Meet Your Perfect Match
Seven-year-old Jacqueline Ziliak of Evansville, Ind., didn’t feel well that morning. “Jaz,” as her family calls her, had complained for weeks that her back, chest and knees ached. Her dad noticed bruises, big as half dollars, appearing and disappearing. That morning she really ached, but she said she didn’t want to stay home. It was class picture day. So she went to school and smiled brightly for the camera, a happy little girl with long, light brown hair. It was spring 2008.
The next day, doctors diagnosed her with leukemia.
At the same time, I was one thousand miles away studying journalism at the University of Connecticut and working at my college newspaper. My first assignment: report on a campus bone marrow drive. Volunteers I interviewed asked me if I’d like to join the registry.
“Sure,” I said, but I figured I would probably never get called. They swabbed my cheek with a Q-Tip to collect a cell sample. I filled out some paperwork and left, forgetting about the tiny cluster of cells headed for processing by the bone marrow donor registry, DKMS Americas.
My casual attitude was a luxury, though I didn’t know it at the time. For the Ziliaks, cells dominated every day of their lives. They watched in anxiety as Jaz’s white blood cell count rose and fell, marking the ups and downs of the war raging inside her body. They battled leukemia with chemotherapy, radiation and prayer. Their town tried to aid the fight, holding charity golf tournaments, cookouts, fundraisers and head-shaving parties.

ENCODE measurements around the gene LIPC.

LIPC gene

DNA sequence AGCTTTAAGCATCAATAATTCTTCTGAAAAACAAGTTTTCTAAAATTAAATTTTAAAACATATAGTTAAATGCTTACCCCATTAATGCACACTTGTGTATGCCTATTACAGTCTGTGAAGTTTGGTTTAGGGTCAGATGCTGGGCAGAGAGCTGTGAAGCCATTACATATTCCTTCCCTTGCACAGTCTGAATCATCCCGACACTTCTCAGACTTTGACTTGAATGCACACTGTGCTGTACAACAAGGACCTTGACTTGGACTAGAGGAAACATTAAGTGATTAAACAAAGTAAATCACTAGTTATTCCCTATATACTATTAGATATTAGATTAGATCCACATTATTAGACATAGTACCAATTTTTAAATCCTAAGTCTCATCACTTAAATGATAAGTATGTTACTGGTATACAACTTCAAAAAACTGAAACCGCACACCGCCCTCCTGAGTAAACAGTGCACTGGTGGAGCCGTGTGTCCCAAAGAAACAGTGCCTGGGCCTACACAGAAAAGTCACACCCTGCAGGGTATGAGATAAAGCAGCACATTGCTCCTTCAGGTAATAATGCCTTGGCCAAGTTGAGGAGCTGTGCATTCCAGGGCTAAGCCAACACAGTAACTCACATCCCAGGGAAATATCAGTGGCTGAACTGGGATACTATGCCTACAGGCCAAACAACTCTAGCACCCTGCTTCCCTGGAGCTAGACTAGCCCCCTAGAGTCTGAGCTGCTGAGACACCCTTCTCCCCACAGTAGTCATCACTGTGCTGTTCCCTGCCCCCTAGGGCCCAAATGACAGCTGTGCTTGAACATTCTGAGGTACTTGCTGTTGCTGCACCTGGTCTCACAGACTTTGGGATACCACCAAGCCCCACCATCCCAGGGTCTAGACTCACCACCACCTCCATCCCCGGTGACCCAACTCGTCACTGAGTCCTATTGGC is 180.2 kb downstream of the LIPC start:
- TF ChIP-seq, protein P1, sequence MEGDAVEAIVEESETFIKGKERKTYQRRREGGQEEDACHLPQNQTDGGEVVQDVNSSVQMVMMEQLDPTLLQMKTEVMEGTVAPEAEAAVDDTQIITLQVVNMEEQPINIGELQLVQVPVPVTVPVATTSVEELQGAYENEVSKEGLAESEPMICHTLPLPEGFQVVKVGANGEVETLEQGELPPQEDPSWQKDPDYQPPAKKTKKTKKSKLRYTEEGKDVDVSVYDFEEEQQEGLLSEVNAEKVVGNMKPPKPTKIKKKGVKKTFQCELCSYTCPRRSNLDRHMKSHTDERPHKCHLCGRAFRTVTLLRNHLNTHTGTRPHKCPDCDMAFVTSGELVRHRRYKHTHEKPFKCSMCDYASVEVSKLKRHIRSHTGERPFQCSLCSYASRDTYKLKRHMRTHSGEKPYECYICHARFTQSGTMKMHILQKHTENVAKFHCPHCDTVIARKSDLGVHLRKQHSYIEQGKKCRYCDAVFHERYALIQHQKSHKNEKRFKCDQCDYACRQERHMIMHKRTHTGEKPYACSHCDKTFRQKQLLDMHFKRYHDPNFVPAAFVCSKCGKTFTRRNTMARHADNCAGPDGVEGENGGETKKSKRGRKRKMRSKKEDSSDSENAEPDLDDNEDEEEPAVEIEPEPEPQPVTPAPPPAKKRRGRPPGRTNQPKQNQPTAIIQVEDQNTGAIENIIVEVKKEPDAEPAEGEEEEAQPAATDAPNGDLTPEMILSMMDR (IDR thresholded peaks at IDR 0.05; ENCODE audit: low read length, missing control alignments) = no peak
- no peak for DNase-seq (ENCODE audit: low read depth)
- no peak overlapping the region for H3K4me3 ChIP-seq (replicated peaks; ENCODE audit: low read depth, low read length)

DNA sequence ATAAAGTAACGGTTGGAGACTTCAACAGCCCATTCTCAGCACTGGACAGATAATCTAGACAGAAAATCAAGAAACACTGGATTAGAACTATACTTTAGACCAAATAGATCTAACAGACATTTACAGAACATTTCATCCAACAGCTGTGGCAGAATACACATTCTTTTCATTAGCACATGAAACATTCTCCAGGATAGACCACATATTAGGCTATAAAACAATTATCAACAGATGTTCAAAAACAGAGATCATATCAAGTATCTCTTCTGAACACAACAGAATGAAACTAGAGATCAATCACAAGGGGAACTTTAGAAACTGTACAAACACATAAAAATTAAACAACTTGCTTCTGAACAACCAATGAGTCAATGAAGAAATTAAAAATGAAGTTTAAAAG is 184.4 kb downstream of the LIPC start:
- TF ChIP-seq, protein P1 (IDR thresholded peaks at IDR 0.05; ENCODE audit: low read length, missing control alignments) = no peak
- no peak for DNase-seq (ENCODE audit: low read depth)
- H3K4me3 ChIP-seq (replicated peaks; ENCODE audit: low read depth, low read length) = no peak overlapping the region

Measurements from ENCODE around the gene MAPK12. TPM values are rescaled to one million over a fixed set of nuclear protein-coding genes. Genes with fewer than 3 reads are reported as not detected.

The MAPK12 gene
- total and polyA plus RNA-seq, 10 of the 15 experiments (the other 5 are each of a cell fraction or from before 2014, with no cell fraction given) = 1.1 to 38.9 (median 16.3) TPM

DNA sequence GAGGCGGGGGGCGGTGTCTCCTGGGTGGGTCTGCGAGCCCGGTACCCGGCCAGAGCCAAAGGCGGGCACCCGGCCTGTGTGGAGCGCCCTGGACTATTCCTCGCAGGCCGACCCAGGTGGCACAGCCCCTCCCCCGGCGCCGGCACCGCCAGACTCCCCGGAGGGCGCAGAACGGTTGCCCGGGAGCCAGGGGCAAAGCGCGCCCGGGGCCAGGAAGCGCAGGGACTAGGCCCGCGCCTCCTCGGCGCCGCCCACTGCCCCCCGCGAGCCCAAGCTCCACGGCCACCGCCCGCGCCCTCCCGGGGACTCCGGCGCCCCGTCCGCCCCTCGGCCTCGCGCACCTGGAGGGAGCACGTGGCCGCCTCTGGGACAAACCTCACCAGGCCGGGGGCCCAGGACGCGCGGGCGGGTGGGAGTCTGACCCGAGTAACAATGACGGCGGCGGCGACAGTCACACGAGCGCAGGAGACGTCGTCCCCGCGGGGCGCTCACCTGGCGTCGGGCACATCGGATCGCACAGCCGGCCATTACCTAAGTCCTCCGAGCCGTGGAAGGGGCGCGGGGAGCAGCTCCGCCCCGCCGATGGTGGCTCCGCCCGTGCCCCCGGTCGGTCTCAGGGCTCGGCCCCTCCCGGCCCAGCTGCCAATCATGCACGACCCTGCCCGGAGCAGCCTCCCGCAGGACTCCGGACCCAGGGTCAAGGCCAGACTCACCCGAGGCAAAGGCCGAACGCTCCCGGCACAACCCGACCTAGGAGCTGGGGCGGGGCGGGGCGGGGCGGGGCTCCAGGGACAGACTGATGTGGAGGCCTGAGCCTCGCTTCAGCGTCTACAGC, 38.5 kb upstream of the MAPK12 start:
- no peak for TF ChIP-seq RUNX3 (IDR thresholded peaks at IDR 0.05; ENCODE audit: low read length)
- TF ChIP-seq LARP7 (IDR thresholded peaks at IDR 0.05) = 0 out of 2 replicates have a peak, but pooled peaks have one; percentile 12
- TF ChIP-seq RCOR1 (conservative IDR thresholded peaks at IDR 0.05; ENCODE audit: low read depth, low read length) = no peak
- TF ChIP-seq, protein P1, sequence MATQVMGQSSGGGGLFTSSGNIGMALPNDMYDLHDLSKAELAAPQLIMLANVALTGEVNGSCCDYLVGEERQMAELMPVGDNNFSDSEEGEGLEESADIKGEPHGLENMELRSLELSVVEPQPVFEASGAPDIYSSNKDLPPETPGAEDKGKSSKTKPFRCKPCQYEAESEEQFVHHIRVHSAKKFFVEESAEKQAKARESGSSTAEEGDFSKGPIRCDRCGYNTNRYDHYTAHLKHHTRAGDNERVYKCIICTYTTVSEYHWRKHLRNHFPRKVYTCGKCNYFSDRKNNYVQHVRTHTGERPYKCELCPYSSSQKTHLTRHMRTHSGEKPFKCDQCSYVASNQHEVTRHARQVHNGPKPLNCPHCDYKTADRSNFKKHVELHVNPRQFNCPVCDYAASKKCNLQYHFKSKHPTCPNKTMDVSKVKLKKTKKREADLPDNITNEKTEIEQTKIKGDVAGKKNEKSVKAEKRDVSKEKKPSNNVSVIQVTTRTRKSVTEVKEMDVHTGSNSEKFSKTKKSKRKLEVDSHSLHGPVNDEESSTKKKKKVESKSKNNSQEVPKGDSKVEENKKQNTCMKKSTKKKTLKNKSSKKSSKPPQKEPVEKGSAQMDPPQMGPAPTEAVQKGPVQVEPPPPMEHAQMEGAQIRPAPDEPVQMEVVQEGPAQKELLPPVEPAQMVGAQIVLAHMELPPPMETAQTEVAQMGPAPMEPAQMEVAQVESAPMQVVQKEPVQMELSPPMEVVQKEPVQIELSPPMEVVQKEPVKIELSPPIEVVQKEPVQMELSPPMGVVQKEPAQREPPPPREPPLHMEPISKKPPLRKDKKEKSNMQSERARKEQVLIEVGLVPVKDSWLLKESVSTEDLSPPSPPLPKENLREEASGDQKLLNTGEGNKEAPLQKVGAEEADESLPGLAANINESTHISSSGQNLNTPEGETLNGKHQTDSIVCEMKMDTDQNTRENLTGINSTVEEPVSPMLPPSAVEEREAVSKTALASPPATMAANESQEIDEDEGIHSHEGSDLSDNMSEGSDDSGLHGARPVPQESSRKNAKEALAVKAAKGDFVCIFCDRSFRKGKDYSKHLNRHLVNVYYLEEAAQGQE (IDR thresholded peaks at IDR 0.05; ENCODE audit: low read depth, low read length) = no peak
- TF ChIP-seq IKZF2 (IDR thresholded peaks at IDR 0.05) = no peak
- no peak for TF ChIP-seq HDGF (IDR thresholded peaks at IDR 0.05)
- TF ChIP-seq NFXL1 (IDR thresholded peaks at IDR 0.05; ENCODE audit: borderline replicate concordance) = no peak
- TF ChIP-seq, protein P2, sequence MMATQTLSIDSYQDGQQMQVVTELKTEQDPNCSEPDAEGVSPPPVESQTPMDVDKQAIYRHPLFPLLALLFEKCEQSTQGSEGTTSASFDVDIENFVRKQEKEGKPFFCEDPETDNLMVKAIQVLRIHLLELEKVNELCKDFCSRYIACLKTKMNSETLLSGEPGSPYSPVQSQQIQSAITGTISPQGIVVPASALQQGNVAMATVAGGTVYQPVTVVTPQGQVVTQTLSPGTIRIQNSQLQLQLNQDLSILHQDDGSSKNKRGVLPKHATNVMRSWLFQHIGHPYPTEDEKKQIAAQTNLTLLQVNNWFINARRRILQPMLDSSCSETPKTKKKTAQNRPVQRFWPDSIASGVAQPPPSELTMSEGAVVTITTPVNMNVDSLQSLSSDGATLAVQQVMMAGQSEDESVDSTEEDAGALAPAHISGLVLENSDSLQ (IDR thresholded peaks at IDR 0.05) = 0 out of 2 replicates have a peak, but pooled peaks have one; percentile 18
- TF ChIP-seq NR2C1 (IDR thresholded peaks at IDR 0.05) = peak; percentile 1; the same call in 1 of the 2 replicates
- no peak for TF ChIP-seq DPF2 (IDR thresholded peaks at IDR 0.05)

By summer 2009, the leukemia cells retreated. The Ziliaks relaxed, taking a vacation to Disney World to celebrate Jaz’s remission. Then one day that fall, Jaz said she didn’t feel right. There were more tests, and then the dreaded news. She had relapsed. This time, only one life-saving weapon remained. Jaz needed a bone marrow transplant. For Jaz, like 70 percent of all such patients, the news got even worse. No one in her family was a good match. Doctors would need to find her match among the millions of strangers in the national registry. The chances were not great. Six out of 10 patients in need of a bone marrow transplant never find their match and 3,000 people die each year in the U.S. waiting for a transplant.
Finding a match meant much more than locating someone with Jaz’s blood type. Bone marrow matches are based on a complicated DNA-based tissue test called human leukocyte antigen or HLA typing. HLA’s are proteins, or markers, found in most cells. The immune system uses these markers to recognize which cells belong in the body. A close match between the HLA markers in a donor and patient reduces the risk that the patient’s immune system will reject the donor’s bone marrow. Many transplants occur when six or eight of the donor’s markers match the patient. I didn’t know it yet, but I was a perfect match for Jaz – 10 out of 10.
Over the 2009 Thanksgiving break, I was watching TV when the phone rang and my life changed. A woman from DKMS Americas said I might match a little girl fighting for her life. I was stunned. I’d forgotten that I had even registered as a donor. I said I’d call her back. I hung up and tried to absorb the reality of the commitment. Another person’s life, an eight-year-old girl, might depend on me. I called DKMS back. “Okay,” I said. “What do I have to do next?”
I had blood drawn for further testing, all the while imagining this little girl in the middle of a desperate fight. I didn’t know her name or where she lived, but I couldn’t stop thinking about her.
Shortly before Christmas, the Ziliaks got the phone call they had been praying for. There was a stranger, 1,000 miles away, who was a perfect match. DKMS set the donation date for February 10, 2010. It was on.